Tales of the River

People have swum in lakes and rivers for centuries. In the early 19th century, Lord Byron swam across the Hellespont in Turkey, thus bridging the gap between Europe and Asia. A century ago outdoor swimming clubs were to be found across the country sporting exciting names such as ‘The New Town Water Rats’.  It’s only really with full industrialisation and urbanisation that we have foregone open water for the sanitized and chlorinated water of indoors. Pollution may take some of the blame, but perhaps it’s because we’re just lazier and more accustomed to our home comforts that we grimace of the prospect of entering water that might be below 20 degrees Celsius.  

Yet reasons to be afraid of outdoor swimming are decreasing. Our waterways are cleaner than they once were. The Thames of the 1950s only supported eels due to pollution levels. Now it’s teeming with all kinds of aquatic life, thanks to stricter environmental regulations. We may imagine that only pristine mountain springs are clean enough to bathe in, but indeed many of the rivers that flow through our biggest cities are now clean enough. The Thames, the Tyne and Salford Quays (near Manchester) all attract their fair share of swimmers. It’s also far easier to swim in open waters thanks to breakthroughs in equipment and technology. Just glancing around at the Great North Swim reveals the variety of purchases that the budding swimmer can make. These include specially designed wetsuits, along with open water goggles (tinted in case of bright sunlight and with a wider lens to enable you to see what’s going on around you). Then you get the just plain bizarre items- waxes to prevent wetsuits from chaffing, and even special sprays to prevent goggles from misting up in cold water conditions. There’s also so much more to motivate us to get out into the wild and swim. The sport has a number of role models- take Cassie Patten who represented Team GB at the Olympics in the sport (a new event in 2008), at both Beijing and London. There’s also TV stars such as Robson Green and David Walliams who have made documentaries about the sport- with David Walliams swimming the length of the Thames.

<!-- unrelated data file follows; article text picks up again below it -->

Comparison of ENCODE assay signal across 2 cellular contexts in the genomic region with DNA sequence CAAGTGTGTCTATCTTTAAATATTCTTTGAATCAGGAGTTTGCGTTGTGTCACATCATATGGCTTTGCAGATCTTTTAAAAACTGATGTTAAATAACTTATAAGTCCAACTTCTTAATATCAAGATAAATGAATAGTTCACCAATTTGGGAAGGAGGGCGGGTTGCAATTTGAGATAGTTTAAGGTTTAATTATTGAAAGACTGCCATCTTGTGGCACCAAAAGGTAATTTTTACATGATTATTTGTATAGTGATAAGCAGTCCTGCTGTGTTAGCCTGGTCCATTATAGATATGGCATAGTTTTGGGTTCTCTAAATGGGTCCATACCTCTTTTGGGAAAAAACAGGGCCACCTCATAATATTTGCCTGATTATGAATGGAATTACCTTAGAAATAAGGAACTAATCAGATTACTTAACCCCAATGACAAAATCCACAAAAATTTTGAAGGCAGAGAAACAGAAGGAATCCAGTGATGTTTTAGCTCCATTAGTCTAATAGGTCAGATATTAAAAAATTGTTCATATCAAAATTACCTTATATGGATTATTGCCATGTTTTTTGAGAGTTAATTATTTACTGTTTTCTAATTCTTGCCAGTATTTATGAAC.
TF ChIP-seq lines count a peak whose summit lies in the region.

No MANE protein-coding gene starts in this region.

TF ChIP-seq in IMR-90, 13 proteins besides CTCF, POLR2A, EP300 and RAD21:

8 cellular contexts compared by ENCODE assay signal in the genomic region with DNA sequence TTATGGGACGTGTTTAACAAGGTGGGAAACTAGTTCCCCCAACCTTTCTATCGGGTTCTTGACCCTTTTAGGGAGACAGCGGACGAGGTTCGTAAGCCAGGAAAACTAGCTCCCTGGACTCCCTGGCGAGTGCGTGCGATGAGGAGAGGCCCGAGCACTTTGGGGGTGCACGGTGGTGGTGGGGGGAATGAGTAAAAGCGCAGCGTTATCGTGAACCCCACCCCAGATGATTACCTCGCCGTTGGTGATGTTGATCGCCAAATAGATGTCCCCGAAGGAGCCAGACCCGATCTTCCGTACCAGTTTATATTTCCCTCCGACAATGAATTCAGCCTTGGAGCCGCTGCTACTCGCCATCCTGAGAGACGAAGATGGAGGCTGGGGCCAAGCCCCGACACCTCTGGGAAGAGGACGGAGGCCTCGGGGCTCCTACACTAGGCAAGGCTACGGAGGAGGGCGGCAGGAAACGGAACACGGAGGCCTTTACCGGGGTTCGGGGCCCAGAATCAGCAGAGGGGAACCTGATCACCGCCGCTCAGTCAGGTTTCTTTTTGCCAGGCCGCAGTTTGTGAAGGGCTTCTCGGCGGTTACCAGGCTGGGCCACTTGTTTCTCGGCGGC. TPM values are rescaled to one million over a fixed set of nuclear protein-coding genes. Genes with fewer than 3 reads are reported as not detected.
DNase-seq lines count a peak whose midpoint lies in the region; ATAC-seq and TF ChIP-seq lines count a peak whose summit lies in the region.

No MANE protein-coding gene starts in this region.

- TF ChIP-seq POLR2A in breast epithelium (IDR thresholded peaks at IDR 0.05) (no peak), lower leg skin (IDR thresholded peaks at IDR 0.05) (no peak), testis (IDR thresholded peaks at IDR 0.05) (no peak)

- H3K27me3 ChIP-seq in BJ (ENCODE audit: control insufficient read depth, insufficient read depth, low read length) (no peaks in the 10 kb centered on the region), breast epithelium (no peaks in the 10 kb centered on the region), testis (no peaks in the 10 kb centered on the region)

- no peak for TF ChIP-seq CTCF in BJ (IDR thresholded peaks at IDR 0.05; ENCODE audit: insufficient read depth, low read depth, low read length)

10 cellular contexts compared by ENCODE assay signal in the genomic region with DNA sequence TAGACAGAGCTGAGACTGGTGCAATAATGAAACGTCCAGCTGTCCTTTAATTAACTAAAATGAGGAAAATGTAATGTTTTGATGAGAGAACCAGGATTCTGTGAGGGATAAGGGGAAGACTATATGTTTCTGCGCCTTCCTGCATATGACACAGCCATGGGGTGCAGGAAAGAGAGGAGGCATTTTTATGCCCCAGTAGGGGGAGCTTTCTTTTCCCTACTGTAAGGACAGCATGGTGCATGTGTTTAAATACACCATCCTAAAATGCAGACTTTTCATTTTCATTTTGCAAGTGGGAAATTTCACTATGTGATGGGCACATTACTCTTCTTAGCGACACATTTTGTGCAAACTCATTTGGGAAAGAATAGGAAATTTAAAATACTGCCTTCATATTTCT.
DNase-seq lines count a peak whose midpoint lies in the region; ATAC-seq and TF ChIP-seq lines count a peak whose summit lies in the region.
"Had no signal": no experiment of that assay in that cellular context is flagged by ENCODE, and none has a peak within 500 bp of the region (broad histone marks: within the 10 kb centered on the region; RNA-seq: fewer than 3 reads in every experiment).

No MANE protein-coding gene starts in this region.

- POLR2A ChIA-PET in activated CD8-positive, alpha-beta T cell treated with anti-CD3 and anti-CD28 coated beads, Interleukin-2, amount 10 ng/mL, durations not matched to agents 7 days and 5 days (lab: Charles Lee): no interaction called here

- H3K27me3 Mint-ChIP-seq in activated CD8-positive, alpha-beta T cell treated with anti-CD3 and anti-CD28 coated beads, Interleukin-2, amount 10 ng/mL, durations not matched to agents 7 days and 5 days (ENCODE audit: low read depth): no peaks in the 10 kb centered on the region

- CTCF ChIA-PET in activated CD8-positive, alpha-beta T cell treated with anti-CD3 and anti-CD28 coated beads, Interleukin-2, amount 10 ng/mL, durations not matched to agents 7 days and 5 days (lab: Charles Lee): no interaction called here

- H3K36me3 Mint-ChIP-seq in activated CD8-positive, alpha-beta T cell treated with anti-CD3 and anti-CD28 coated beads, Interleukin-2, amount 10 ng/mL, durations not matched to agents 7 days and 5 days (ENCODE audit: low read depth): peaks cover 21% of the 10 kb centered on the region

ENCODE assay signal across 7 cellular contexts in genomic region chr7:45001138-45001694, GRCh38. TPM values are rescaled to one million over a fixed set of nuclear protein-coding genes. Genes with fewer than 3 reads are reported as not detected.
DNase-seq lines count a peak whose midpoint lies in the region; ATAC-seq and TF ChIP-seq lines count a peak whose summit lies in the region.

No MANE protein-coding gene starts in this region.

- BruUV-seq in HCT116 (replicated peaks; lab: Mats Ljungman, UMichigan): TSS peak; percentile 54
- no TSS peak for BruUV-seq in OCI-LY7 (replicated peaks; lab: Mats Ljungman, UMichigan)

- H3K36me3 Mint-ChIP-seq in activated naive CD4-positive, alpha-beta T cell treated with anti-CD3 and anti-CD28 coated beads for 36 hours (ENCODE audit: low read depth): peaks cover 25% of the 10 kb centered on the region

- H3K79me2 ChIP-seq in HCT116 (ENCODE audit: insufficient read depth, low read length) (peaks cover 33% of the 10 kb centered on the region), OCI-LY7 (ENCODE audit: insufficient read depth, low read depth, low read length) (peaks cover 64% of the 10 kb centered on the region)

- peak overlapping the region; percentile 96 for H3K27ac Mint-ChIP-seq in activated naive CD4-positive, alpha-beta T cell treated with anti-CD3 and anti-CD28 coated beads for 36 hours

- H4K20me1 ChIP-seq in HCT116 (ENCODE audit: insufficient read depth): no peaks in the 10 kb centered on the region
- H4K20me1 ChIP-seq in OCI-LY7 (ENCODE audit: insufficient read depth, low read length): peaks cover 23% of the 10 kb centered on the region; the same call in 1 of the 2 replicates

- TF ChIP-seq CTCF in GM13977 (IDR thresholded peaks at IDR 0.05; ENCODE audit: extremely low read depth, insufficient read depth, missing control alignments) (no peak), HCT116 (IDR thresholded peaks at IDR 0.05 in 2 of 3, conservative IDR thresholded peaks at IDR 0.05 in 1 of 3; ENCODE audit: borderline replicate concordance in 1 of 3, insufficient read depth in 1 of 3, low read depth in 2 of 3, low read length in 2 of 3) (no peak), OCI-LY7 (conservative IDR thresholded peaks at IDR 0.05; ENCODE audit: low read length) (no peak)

You can even make a holiday of it. SwimTrek offer swimming holidays in the UK and across the world. I myself have done two such tours in the Isles of Scilly and the Hebrides. Often these holidays take place amid island groups and you swim from island to island (accompanied by support boat). The truly stunning locations are worth   it. In the Hebrides I successfully braved the gulf of Corryvreckan- the second largest whirlpool in the world. Cross it at the wrong time and you will be swept under by the current, never to be seen again; George Orwell had a close encounter with death here. It was an eventful trip, carried out in both the sea and lochs, at the time supported by a boat driven by a grumpy man who constantly complained of the weight of our bags. One of the guys in my party even experienced a playful nip on the foot by seal pup.